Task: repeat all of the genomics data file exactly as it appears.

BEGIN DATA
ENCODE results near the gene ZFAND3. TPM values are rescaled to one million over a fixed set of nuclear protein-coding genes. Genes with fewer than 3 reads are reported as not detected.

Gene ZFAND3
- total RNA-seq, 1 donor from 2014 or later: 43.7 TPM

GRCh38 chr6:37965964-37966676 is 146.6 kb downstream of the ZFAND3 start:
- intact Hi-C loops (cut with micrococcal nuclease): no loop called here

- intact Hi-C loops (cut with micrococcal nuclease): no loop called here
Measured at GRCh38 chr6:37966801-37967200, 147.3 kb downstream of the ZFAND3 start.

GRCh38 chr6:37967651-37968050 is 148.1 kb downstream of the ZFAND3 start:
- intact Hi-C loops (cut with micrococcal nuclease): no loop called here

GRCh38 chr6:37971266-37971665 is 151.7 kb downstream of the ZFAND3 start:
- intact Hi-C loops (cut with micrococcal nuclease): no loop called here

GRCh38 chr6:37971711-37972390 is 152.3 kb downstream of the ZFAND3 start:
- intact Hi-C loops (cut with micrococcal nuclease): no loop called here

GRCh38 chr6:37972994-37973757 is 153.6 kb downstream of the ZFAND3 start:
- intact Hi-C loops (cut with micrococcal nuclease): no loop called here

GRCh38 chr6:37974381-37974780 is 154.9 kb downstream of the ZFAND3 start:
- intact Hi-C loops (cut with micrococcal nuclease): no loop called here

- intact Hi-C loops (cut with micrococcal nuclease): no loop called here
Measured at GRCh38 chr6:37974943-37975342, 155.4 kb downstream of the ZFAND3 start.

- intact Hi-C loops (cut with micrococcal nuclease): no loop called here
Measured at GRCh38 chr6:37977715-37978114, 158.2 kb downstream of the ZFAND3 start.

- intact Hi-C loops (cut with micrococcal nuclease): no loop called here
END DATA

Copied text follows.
ENCODE results near the gene ZFAND3. TPM values are rescaled to one million over a fixed set of nuclear protein-coding genes. Genes with fewer than 3 reads are reported as not detected.

Gene ZFAND3
- total RNA-seq, 1 donor from 2014 or later: 43.7 TPM

GRCh38 chr6:37965964-37966676 is 146.6 kb downstream of the ZFAND3 start:
- intact Hi-C loops (cut with micrococcal nuclease): no loop called here

- intact Hi-C loops (cut with micrococcal nuclease): no loop called here
Measured at GRCh38 chr6:37966801-37967200, 147.3 kb downstream of the ZFAND3 start.

GRCh38 chr6:37967651-37968050 is 148.1 kb downstream of the ZFAND3 start:
- intact Hi-C loops (cut with micrococcal nuclease): no loop called here

GRCh38 chr6:37971266-37971665 is 151.7 kb downstream of the ZFAND3 start:
- intact Hi-C loops (cut with micrococcal nuclease): no loop called here

GRCh38 chr6:37971711-37972390 is 152.3 kb downstream of the ZFAND3 start:
- intact Hi-C loops (cut with micrococcal nuclease): no loop called here

GRCh38 chr6:37972994-37973757 is 153.6 kb downstream of the ZFAND3 start:
- intact Hi-C loops (cut with micrococcal nuclease): no loop called here

GRCh38 chr6:37974381-37974780 is 154.9 kb downstream of the ZFAND3 start:
- intact Hi-C loops (cut with micrococcal nuclease): no loop called here

- intact Hi-C loops (cut with micrococcal nuclease): no loop called here
Measured at GRCh38 chr6:37974943-37975342, 155.4 kb downstream of the ZFAND3 start.

- intact Hi-C loops (cut with micrococcal nuclease): no loop called here
Measured at GRCh38 chr6:37977715-37978114, 158.2 kb downstream of the ZFAND3 start.

- intact Hi-C loops (cut with micrococcal nuclease): no loop called here